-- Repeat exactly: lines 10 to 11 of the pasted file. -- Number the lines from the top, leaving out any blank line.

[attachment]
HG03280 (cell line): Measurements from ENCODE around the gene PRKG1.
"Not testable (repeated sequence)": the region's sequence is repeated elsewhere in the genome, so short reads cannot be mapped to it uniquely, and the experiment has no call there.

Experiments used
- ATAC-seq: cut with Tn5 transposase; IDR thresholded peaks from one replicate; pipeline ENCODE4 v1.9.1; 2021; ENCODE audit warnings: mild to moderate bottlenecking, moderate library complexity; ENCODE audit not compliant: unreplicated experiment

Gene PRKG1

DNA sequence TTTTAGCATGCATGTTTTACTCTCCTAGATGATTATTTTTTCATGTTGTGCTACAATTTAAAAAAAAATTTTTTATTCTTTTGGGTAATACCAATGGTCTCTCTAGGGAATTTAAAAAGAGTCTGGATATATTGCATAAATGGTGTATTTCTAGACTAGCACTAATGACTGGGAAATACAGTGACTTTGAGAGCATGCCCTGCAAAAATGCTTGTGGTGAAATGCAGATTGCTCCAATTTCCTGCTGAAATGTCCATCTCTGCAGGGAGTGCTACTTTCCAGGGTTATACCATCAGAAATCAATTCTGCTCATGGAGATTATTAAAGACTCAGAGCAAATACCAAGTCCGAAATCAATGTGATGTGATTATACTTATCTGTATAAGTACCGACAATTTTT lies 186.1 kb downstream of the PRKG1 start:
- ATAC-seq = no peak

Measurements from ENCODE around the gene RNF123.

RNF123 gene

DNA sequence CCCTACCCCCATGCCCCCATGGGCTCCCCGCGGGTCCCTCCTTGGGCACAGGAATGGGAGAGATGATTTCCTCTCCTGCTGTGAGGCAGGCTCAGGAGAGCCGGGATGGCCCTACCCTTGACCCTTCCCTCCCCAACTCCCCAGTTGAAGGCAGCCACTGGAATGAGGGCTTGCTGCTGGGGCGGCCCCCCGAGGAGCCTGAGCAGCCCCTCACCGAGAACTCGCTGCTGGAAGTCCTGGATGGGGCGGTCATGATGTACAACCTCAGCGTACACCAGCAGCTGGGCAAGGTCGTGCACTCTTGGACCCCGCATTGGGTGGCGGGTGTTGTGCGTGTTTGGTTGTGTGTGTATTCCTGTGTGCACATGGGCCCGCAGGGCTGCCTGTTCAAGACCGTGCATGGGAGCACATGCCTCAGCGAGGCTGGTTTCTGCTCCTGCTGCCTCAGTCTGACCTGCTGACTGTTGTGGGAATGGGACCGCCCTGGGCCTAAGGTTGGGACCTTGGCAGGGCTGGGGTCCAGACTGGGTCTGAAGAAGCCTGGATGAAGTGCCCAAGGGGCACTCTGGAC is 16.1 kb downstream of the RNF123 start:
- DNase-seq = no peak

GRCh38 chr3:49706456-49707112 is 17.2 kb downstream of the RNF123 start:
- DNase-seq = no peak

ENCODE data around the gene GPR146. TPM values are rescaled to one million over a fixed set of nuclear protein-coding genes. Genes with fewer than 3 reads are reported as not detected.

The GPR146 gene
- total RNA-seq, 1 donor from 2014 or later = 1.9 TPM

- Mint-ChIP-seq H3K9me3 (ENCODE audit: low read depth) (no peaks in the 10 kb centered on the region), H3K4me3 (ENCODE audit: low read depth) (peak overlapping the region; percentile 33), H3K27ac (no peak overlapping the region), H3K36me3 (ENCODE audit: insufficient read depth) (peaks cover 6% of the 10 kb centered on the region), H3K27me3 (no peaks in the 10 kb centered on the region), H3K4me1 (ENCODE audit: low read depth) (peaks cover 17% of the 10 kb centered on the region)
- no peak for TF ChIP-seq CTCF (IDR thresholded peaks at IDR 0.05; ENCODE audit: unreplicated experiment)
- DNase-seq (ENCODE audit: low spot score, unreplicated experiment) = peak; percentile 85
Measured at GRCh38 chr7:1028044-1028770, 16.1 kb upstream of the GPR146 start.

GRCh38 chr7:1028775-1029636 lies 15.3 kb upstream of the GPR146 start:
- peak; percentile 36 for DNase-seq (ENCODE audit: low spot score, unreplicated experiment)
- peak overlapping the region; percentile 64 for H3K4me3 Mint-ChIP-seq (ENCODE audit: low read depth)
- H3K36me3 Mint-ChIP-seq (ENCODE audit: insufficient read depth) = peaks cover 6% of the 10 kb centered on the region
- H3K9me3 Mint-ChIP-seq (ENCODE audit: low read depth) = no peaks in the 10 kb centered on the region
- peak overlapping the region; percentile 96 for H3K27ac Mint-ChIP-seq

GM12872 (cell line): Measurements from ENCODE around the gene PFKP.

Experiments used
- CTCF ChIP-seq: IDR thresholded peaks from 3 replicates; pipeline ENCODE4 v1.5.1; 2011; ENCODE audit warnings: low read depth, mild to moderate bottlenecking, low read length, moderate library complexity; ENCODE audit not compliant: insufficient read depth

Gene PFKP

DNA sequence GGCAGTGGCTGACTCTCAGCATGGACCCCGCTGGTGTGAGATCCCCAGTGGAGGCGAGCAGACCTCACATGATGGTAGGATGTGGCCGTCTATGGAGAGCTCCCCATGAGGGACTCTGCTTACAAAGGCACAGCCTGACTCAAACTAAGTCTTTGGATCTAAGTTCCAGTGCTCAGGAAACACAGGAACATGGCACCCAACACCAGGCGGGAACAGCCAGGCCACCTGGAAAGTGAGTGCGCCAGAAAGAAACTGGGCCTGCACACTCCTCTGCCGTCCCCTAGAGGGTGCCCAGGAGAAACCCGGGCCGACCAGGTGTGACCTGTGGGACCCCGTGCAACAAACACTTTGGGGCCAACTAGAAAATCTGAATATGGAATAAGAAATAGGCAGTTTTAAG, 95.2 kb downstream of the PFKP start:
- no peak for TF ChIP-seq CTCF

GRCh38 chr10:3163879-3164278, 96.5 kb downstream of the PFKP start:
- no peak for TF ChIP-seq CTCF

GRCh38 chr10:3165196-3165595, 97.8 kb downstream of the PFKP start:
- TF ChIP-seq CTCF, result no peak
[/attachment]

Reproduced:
DNA sequence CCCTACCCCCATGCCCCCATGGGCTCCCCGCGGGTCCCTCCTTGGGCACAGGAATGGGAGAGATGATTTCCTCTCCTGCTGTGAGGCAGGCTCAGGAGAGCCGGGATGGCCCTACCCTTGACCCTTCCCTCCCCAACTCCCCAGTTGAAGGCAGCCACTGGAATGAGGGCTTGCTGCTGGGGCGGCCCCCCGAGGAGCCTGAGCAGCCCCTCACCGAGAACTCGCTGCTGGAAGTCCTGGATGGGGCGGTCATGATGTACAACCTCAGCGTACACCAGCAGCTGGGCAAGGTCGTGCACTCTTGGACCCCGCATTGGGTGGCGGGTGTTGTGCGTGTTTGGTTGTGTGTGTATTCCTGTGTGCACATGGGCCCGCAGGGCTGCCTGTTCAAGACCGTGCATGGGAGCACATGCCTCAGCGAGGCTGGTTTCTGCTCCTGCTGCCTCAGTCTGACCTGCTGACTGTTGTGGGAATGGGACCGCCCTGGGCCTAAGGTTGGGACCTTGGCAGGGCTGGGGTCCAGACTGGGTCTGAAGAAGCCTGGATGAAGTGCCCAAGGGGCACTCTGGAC is 16.1 kb downstream of the RNF123 start:
- DNase-seq = no peak